Repeat this step for as many sites as you want to backup, then click on the “Saved Profiles” link at the top of the page so you can see the list of profiles you’ve created along with their IDs which we’ll use with the CLI Addon.
2. Configure the Backup Script
Grab the script here or copy the code below.
Save it to a safe place on your server as
wpmdbpro-cli-remote-backup-script.sh and set the following variables based on your site’s settings:
SITE_PATH #The absolute path to your WordPress install. BACKUP_DIR #The absolute path to a folder to keep the backups in. MYSQL_USER #MySQL username from wp-config.php MYSQL_PASS #MySQL password from wp-config.php MYSQL_DB #MySQL username from wp-config.php TABLE_PREFIX #Table prefix from wp-config.php (Should be unique, don't use 'wp_')
Next you’ll want to go to the list of profiles that you’ve already set up in WP Migrate DB Pro and add them to the
SITES array of profiles to run through. If your profiles list in wp-admin looks like this:
1 - Backup foo.com 2 - Backup dev.anothersite.com 3 - Backup danger.zone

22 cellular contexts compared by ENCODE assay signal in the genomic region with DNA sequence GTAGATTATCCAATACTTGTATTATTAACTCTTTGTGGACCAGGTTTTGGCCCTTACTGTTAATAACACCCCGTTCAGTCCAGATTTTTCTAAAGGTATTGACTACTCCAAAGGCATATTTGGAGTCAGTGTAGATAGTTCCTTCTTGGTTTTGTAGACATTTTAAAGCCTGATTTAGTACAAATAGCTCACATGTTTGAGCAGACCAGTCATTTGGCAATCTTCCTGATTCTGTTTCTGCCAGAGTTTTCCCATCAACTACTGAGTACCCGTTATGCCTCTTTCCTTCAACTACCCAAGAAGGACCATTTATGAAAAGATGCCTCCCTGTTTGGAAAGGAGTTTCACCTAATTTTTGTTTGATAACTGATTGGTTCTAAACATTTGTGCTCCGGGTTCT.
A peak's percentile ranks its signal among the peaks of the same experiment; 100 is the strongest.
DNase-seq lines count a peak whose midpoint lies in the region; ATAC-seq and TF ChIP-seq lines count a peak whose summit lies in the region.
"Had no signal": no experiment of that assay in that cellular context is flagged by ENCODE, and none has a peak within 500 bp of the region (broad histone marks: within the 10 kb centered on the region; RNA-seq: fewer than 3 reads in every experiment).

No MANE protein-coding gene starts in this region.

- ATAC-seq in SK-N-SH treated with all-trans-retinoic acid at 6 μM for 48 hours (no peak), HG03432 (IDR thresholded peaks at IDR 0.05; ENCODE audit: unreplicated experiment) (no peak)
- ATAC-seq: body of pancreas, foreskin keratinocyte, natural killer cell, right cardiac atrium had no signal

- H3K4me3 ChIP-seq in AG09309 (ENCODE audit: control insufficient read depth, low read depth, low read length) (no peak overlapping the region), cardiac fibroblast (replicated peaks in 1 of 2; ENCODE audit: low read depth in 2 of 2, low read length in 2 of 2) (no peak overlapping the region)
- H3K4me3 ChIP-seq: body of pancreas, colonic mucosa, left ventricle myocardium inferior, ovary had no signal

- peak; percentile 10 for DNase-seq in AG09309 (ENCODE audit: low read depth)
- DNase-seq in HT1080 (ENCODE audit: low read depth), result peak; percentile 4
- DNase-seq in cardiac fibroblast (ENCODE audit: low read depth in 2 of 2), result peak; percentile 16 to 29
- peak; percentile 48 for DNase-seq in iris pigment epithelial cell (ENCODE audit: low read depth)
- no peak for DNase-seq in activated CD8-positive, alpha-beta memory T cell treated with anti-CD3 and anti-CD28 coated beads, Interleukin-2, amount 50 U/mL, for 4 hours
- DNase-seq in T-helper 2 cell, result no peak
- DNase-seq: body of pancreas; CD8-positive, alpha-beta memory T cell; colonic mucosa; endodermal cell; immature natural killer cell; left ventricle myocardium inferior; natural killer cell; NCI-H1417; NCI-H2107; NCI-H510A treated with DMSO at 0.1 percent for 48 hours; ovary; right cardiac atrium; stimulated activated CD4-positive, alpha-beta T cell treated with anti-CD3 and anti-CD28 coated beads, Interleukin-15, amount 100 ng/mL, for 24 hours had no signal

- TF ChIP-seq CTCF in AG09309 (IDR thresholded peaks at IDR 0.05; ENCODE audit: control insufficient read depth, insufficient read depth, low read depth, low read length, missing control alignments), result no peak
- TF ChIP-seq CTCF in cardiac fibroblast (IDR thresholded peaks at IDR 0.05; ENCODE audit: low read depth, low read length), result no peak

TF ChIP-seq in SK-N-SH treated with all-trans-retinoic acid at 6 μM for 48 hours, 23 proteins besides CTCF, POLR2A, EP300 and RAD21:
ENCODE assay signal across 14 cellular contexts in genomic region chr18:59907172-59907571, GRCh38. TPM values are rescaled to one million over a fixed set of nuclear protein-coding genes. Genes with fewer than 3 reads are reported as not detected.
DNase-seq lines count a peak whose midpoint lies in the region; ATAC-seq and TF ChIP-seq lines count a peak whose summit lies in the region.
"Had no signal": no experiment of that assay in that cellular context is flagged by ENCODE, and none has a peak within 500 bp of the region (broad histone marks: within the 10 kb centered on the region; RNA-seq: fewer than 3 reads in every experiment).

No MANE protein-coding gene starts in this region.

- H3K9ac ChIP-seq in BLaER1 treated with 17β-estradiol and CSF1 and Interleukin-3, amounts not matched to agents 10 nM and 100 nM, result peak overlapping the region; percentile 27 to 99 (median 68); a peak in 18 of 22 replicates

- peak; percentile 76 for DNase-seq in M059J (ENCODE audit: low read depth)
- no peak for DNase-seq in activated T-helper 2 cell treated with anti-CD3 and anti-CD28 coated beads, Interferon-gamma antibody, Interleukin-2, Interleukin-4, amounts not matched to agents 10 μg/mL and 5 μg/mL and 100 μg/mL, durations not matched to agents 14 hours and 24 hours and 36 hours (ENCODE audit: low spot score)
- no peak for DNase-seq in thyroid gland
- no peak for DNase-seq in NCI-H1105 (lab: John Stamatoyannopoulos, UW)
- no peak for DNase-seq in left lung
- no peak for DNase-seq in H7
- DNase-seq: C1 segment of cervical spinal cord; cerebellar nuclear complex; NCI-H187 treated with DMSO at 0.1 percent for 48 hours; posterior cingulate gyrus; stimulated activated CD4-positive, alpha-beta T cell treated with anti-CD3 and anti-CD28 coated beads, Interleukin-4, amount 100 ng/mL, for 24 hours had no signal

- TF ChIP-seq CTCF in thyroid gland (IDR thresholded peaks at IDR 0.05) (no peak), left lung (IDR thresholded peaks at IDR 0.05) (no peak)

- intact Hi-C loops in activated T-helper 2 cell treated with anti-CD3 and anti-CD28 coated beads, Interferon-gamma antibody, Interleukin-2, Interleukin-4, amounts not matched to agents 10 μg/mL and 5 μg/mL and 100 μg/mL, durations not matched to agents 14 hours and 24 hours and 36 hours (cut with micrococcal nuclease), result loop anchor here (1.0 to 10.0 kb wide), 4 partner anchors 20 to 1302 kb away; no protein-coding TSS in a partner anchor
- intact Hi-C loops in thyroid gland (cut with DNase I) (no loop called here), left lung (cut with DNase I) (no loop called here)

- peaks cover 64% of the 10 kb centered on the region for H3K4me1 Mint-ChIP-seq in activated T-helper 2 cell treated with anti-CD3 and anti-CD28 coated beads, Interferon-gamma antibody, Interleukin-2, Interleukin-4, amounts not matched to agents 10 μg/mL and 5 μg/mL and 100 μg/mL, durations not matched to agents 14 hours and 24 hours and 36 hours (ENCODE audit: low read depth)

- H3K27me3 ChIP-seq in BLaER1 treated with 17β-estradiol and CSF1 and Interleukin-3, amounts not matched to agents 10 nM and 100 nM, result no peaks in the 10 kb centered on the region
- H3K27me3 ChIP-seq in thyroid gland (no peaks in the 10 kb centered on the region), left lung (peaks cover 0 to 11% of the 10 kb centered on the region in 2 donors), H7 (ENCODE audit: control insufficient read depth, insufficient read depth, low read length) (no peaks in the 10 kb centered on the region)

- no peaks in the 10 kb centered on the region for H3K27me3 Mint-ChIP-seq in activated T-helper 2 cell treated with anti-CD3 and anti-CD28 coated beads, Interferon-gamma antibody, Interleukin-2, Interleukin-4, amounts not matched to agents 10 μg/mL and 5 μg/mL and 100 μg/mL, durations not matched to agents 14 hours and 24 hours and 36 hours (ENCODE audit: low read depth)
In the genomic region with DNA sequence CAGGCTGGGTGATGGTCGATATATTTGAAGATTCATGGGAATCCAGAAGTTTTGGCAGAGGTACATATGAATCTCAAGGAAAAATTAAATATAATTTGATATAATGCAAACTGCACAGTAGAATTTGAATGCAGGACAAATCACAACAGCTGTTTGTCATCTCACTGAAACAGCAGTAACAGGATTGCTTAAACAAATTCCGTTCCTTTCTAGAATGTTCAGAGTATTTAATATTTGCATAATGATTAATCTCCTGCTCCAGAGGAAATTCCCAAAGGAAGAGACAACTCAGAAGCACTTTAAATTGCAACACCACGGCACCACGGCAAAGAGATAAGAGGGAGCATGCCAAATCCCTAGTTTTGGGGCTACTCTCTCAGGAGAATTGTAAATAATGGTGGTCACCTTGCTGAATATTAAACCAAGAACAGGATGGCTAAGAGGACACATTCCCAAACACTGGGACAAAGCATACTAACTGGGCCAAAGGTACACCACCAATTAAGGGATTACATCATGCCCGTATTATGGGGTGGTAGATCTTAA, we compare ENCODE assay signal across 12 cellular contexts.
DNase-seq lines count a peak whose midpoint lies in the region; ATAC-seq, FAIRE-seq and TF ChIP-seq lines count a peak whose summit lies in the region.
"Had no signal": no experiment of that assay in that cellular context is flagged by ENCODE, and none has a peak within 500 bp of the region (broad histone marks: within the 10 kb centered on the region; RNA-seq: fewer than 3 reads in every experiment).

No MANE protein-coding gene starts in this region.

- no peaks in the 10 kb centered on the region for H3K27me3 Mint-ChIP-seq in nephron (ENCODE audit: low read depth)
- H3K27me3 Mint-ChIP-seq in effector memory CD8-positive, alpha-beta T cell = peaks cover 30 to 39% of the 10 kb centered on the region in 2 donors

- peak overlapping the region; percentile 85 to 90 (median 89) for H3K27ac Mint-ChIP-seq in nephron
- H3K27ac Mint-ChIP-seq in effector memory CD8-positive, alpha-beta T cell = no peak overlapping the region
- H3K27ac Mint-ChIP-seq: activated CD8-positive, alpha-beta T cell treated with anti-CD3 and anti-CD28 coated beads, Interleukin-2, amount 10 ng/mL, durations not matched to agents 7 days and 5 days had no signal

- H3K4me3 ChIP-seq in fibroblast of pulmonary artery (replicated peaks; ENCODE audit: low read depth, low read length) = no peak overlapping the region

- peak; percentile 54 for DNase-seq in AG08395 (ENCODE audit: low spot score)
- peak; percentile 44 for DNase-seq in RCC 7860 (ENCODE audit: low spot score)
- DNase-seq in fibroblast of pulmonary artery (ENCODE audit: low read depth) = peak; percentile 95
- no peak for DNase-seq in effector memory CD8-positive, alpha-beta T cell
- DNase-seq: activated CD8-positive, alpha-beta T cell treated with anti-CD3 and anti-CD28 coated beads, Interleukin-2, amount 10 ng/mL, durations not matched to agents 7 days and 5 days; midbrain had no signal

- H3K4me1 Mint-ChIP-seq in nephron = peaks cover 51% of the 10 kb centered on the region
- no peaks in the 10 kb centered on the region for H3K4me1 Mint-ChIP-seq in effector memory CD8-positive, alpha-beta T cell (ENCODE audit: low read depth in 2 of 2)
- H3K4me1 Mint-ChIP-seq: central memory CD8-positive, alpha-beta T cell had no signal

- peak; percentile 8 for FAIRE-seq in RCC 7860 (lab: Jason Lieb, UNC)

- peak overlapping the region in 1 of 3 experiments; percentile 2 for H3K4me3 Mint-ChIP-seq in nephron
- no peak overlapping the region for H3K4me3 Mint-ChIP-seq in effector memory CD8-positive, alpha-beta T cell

Then you’d set the
SITES array up like this:
SITES=foo_com SITES=dev_anothersite_com SITES=danger_zone
Remember that the numbers in the brackets should be the profile ID and the string on the right will be the filename base for your backup files and so shouldn’t contain any spaces or special characters.
You may also need to alter the variables
APACHE_USER if these settings won’t work for your server.
Go ahead and save the changes to the shell script and make sure that it’s executable by running:
$ sudo chmod +x wpmdbpro-cli-remote-backup-script.sh
Now you can test the script out to make sure that everything’s working well. Here, I’m assuming that you’ve saved the script to your home folder:
You should see output that looks something like this and repeats for each profile you’ve set up:
----------------- Tue May 19 15:35:05 PDT 2015 | foo_com | Migrate DB Profile: 1 ------------------- Backing up db... Performing migration via WPMDBPro CLI ------------------------------------------- Verifying connection... Initiating migration... Migrating tables 100%[========================================] 0:01 / 0:01 Initiating media migration... Removing all local files before download of remote media... Determining media to migrate - 39 of 39 attachments (100%) Downloading files 100%[===========================================] 0:24 / 1:33 Cleaning up... Success: Migration successful. ------------------------------------------- Getting tables to save for backup of foo_com Backing up tables: wp_commentmeta wp_comments wp_links wp_options wp_postmeta wp_posts wp_term_relationships wp_term_taxonomy wp_terms wp_usermeta wp_users Moving Uploads Folder TARing Backup Cleaning up...